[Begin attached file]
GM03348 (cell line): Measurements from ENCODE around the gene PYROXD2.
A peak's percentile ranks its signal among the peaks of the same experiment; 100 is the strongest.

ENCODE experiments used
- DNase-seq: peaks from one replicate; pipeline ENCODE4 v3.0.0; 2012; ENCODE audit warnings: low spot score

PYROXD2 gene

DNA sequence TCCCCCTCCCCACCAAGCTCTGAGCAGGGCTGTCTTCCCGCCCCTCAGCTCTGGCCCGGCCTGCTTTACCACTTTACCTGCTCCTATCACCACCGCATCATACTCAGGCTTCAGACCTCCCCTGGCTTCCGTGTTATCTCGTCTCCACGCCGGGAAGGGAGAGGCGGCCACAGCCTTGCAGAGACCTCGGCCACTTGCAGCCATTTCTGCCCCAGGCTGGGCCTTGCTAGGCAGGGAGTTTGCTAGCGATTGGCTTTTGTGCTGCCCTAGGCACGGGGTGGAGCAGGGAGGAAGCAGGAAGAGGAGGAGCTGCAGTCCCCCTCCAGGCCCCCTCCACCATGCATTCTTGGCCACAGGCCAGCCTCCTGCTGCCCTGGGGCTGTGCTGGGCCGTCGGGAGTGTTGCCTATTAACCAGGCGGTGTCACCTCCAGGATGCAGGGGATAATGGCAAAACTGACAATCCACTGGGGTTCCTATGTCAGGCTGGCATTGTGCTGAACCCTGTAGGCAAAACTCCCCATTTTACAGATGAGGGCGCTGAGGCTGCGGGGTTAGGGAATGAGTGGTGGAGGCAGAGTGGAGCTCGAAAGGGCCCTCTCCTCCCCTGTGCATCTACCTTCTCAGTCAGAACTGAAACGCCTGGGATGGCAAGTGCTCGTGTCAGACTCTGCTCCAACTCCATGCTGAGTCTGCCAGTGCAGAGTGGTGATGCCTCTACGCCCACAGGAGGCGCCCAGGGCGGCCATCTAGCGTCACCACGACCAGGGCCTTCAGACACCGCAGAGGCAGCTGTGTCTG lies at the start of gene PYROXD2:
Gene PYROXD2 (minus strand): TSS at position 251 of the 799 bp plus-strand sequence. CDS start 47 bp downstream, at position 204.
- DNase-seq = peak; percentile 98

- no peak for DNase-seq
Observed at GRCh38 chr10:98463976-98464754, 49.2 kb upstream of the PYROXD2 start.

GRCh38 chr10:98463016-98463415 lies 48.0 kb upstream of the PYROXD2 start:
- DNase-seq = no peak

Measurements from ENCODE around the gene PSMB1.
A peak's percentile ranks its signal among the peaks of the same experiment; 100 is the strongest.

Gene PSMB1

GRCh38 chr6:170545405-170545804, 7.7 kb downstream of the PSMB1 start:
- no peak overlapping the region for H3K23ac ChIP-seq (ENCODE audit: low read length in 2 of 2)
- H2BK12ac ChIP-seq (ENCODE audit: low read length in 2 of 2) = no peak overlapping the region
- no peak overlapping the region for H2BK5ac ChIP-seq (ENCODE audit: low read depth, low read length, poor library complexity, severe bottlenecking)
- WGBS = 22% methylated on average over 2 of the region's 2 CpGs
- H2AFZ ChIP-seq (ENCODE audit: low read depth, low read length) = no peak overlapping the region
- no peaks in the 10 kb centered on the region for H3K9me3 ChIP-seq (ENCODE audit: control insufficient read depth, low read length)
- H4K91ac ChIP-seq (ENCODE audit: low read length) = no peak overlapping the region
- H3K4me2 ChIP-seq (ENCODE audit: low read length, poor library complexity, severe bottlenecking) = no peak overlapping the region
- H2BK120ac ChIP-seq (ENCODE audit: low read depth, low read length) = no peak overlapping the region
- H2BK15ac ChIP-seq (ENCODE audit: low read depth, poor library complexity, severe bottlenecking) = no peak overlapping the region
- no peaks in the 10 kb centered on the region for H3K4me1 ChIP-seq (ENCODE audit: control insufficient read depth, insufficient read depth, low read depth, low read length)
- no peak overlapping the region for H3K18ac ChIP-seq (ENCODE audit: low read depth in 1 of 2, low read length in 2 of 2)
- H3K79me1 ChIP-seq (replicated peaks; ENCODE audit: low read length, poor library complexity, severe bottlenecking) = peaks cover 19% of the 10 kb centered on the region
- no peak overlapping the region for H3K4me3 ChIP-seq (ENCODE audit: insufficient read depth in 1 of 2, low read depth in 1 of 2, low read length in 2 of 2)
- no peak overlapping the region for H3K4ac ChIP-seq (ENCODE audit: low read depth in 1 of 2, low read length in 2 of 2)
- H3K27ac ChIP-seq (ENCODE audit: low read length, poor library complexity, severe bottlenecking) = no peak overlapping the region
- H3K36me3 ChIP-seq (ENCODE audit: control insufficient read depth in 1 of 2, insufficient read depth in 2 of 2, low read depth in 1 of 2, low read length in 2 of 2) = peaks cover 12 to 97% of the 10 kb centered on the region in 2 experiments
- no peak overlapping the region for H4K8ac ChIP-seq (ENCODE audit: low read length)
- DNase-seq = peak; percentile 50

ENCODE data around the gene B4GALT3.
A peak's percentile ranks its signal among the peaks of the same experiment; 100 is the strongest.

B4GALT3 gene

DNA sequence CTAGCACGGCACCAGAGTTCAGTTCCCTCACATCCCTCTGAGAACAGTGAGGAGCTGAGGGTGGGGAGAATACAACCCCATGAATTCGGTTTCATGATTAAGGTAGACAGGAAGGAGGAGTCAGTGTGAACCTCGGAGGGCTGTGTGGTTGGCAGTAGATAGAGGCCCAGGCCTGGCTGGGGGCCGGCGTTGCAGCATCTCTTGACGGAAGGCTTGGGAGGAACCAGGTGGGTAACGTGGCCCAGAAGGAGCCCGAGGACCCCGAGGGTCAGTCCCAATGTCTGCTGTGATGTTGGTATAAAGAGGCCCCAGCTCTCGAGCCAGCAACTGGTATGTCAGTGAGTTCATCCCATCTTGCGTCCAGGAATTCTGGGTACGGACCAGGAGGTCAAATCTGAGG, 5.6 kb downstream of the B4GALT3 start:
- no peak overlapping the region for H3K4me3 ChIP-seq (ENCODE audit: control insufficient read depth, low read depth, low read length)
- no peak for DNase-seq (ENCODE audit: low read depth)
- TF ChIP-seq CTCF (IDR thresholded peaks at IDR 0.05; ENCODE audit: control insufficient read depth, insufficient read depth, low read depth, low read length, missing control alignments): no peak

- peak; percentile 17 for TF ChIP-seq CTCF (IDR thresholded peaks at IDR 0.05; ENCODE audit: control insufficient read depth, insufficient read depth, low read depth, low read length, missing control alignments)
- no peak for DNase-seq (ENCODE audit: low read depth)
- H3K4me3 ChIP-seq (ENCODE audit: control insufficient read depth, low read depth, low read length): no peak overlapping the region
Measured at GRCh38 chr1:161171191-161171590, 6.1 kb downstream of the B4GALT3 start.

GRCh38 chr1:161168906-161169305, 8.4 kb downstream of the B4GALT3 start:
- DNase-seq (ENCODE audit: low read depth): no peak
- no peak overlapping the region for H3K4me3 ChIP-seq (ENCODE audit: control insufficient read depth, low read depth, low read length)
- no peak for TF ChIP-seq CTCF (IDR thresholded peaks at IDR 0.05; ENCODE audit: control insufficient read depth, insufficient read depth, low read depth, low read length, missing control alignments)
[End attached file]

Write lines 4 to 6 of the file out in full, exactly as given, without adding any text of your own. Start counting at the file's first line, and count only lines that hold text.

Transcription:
- DNase-seq: peaks from one replicate; pipeline ENCODE4 v3.0.0; 2012; ENCODE audit warnings: low spot score

PYROXD2 gene

DNA sequence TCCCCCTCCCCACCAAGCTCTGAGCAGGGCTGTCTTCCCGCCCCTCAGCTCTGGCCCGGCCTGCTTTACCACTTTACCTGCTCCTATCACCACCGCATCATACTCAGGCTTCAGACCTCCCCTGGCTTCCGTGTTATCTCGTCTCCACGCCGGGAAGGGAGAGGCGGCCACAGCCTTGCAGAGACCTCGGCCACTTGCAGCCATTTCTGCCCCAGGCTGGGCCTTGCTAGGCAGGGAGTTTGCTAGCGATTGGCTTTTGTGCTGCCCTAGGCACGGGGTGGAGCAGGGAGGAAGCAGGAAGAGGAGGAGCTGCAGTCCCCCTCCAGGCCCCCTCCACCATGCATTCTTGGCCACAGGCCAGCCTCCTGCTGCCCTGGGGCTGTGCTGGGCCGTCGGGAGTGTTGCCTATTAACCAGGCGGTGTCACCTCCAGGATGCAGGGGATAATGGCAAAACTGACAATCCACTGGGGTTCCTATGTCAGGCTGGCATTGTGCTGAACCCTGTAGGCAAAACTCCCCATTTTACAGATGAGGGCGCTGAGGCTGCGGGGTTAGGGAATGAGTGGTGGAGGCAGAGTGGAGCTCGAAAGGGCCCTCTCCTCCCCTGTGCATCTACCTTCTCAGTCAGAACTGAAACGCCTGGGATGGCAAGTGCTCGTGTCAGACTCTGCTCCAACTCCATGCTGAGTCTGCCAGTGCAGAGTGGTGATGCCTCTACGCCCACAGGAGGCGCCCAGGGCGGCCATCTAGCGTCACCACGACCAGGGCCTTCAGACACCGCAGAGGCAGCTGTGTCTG lies at the start of gene PYROXD2: